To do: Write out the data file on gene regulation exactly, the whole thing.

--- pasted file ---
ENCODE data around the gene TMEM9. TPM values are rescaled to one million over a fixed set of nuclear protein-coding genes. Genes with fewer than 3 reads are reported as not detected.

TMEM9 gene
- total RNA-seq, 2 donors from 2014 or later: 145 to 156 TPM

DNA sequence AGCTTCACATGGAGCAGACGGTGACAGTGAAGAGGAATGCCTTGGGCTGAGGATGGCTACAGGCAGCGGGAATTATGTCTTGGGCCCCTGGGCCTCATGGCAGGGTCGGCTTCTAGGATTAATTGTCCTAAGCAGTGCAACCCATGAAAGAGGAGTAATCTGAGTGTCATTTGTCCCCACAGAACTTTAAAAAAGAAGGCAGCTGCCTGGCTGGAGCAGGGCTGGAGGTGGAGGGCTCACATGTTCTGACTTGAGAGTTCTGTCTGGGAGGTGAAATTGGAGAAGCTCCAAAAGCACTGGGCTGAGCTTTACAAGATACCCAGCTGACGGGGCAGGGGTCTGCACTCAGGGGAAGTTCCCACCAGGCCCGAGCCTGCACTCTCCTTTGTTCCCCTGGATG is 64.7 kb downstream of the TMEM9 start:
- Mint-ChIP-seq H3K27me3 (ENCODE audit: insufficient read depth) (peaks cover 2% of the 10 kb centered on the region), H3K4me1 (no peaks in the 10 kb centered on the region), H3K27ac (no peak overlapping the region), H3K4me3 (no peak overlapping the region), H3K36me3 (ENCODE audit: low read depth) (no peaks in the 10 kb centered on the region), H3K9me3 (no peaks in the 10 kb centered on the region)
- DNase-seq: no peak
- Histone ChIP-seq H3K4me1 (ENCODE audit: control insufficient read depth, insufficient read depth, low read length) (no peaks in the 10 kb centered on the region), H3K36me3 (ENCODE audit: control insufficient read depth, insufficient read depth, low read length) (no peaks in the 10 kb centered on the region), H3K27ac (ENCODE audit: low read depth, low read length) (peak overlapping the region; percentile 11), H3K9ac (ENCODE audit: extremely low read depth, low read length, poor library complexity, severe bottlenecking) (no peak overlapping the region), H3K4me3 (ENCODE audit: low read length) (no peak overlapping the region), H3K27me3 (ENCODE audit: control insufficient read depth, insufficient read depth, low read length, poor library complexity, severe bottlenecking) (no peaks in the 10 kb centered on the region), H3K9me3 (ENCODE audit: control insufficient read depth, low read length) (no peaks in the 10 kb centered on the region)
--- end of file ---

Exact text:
ENCODE data around the gene TMEM9. TPM values are rescaled to one million over a fixed set of nuclear protein-coding genes. Genes with fewer than 3 reads are reported as not detected.

TMEM9 gene
- total RNA-seq, 2 donors from 2014 or later: 145 to 156 TPM

DNA sequence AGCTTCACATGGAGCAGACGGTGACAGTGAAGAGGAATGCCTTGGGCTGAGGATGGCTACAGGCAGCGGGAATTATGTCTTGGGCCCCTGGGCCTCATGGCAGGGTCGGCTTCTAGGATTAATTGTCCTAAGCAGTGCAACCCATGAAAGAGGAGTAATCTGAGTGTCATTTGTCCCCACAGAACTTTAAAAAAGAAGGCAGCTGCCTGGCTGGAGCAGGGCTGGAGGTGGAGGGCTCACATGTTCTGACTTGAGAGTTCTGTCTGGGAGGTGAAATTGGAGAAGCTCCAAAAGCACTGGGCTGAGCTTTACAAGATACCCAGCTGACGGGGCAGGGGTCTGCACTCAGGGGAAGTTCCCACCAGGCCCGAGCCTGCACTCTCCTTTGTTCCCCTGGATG is 64.7 kb downstream of the TMEM9 start:
- Mint-ChIP-seq H3K27me3 (ENCODE audit: insufficient read depth) (peaks cover 2% of the 10 kb centered on the region), H3K4me1 (no peaks in the 10 kb centered on the region), H3K27ac (no peak overlapping the region), H3K4me3 (no peak overlapping the region), H3K36me3 (ENCODE audit: low read depth) (no peaks in the 10 kb centered on the region), H3K9me3 (no peaks in the 10 kb centered on the region)
- DNase-seq: no peak
- Histone ChIP-seq H3K4me1 (ENCODE audit: control insufficient read depth, insufficient read depth, low read length) (no peaks in the 10 kb centered on the region), H3K36me3 (ENCODE audit: control insufficient read depth, insufficient read depth, low read length) (no peaks in the 10 kb centered on the region), H3K27ac (ENCODE audit: low read depth, low read length) (peak overlapping the region; percentile 11), H3K9ac (ENCODE audit: extremely low read depth, low read length, poor library complexity, severe bottlenecking) (no peak overlapping the region), H3K4me3 (ENCODE audit: low read length) (no peak overlapping the region), H3K27me3 (ENCODE audit: control insufficient read depth, insufficient read depth, low read length, poor library complexity, severe bottlenecking) (no peaks in the 10 kb centered on the region), H3K9me3 (ENCODE audit: control insufficient read depth, low read length) (no peaks in the 10 kb centered on the region)